There was a stunning revelation in the corruption trial that convicted Dean Skelos: Gov. Andrew Cuomo’s favorite Republican, Nassau County Executive Ed Mangano, planned to “assert Fifth Amendment privilege” if called to testify about the AbTech contract, the prosecutor told the judge in a sidebar — and the feds were “not prepared to immunize” him.
AbTech is the Arizona-based environmental company that saw its financial struggles start to turn around in 2013 with a surprising $12 million public-works contract from Nassau County — after hiring Skelos’ son, Adam.
Mangano, by saying he’d take the Fifth, was asserting his fear that he’d incriminate himself if he answered prosecutors’ questions about the awarding of that contract.
This should’ve been front-page news on Long Island — particularly in the wake of allegations that federally indicted restaurateur Harendra Singh arranged and paid for some of Mangano’s vacation trips and comped him thousands of dollars of meals.
Plus, the guy Mangano has publicly called his “best friend,” First Deputy County Executive Rob Walker, did testify against Skelos. And while Walker received federal immunity for taking the stand on that case, he has no protection from other ongoing federal investigations involving Nassau County contracts for campaign donors and business pushed to a personal friend.
Finally, taped conversations between Skelos and Mangano, played at the trial, place the county executive in the mix of the AbTech scandal.
All this when Mangano’s administration is crumbling and the county’s finances are cratering.
A June 2014 report from the state comptroller suggested Nassau’s Industrial Development Authority skirts the law and grants sweetheart deals to the politically connected. The next month, an investigation by acting DA Madeline Singas concluded Nassau’s contracting process is a “recipe for corruption” because it’s not insulated “from improper influence, manipulation, collusion and fraud.”
A proposal like the AbTech deal, the DA observed, “illustrates a systemic failure of Nassau County’s procurement and contract management process to ward off corruption.”
As for Nassau’s finances, Mangano has brought the county to the edge of fiscal insolvency — and kept it there, even as homeowners pay the highest property taxes in the state. The county’s operating deficit, based on Generally Accepted Accounting Principles, was $189.2 million in fiscal year 2014 and is projected to hit $188.2 million in 2015, $211.4 million in 2016, $302.1 million in 2018 and in 2019, a staggering $351.3 million.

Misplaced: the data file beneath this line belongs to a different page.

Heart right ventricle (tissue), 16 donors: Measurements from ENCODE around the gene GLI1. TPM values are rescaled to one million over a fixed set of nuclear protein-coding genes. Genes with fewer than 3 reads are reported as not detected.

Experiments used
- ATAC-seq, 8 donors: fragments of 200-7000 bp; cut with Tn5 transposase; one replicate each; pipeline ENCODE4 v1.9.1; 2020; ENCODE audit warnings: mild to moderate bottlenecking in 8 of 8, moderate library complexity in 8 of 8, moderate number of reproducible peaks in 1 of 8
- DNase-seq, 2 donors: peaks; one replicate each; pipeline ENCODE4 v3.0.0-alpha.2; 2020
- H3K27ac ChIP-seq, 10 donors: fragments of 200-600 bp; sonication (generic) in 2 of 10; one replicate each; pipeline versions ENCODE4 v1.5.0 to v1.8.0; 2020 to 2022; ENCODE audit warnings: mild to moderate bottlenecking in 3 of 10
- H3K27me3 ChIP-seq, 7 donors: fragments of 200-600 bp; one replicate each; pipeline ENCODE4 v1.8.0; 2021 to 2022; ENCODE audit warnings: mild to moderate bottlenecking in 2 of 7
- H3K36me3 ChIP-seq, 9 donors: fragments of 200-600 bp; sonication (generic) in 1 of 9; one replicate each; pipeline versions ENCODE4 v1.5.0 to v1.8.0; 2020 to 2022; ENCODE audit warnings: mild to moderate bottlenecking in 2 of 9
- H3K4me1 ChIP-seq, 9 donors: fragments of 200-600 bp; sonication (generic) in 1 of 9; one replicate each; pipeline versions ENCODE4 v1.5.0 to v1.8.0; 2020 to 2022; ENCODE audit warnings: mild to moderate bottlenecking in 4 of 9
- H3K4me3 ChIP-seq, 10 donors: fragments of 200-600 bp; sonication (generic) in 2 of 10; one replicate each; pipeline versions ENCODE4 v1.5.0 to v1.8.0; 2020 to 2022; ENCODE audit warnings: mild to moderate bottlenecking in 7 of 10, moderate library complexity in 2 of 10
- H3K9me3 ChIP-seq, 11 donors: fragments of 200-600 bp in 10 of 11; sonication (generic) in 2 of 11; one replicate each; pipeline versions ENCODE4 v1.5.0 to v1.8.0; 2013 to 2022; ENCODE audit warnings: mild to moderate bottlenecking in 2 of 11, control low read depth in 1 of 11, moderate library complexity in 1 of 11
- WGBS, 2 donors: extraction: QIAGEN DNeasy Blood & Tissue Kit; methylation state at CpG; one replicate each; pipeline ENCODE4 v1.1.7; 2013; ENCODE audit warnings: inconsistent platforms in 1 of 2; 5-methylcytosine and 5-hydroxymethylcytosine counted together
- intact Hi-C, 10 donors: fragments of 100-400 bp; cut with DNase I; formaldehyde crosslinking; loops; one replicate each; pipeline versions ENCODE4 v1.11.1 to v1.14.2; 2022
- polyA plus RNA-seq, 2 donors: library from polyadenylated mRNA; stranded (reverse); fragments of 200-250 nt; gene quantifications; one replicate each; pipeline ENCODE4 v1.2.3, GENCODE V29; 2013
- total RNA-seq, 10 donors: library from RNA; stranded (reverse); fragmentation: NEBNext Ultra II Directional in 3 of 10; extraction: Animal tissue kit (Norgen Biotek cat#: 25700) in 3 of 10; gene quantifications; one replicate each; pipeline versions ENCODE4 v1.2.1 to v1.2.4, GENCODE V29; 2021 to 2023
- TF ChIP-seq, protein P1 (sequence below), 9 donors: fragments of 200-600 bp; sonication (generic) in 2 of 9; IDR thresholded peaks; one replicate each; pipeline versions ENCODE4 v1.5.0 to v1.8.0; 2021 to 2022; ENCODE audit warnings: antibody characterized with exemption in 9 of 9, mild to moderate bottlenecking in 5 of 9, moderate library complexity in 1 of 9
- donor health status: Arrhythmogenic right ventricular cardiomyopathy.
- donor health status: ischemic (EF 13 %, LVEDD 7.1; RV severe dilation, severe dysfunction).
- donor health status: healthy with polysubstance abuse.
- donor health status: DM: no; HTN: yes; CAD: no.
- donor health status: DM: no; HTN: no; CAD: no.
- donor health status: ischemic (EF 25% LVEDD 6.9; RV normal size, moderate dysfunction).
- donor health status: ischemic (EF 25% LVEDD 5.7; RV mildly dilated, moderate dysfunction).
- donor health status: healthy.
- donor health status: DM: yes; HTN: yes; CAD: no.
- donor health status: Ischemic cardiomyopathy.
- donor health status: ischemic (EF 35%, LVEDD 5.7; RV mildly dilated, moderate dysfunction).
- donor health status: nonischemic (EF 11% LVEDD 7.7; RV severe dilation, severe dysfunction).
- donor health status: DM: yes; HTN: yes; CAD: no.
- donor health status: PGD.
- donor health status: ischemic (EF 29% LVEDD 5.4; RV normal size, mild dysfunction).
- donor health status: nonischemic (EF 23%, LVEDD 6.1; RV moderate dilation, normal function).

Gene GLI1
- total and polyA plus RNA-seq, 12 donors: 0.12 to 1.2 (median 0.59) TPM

Sadly, the governor has contributed to this fiscal mess. To ingratiate himself with Mangano, Cuomo in 2013 appointed local political hack Jon Kaiman as chairman of the Nassau County Interim Finance Authority (a state control board on which I served as a director from 2010 to 2014) instead of appointing a municipal-finance expert.
Kaiman, who also gets paid $150,000 a year as Cuomo’s amorphous Long Island Sandy recovery czar, negotiated in 2014 what he called a cost-neutral wage settlement with Nassau’s public-employee unions. The ludicrous deal has actually driven the county deeper into the red to the tune of $70 million a year.
Coincidentally, after the dumbing-down of the financial control board, Republican Mangano endorsed Democrat Cuomo in his bid for a second gubernatorial term.
Because the agenda of Nassau’s special interests took precedence over the general public, the law is breathing down the neck of Mangano and his GOP confreres on multiple fronts. Mangano, government vendors, the county’s flawed bidding process and the financial records of Republican clubs are being investigated, separately or in related investigations.
Hence, to avoid further corruption, Cuomo’s award on Dec. 10 of about $50 million in capital grants and state tax credits to Nassau County for government and private-sector projects must be postponed until Mangano’s recommendations — like the $3 million for county-owned Nassau Hub infrastructure improvements and Grumman studios run by a Mangano donor — are vetted to ensure they weren’t driven by cronyism or campaign contributions.
While the mounting scandals might force Mangano to resign from office, his misguided and reckless decisions will have long-term consequences.
Current taxpayers, their children and grandchildren will be paying off the debt incurred to finance his hijinks for decades to come.
George J. Marlin’s latest book is “Christian Persecutions in the Middle East: A Twenty-First Century Tragedy.”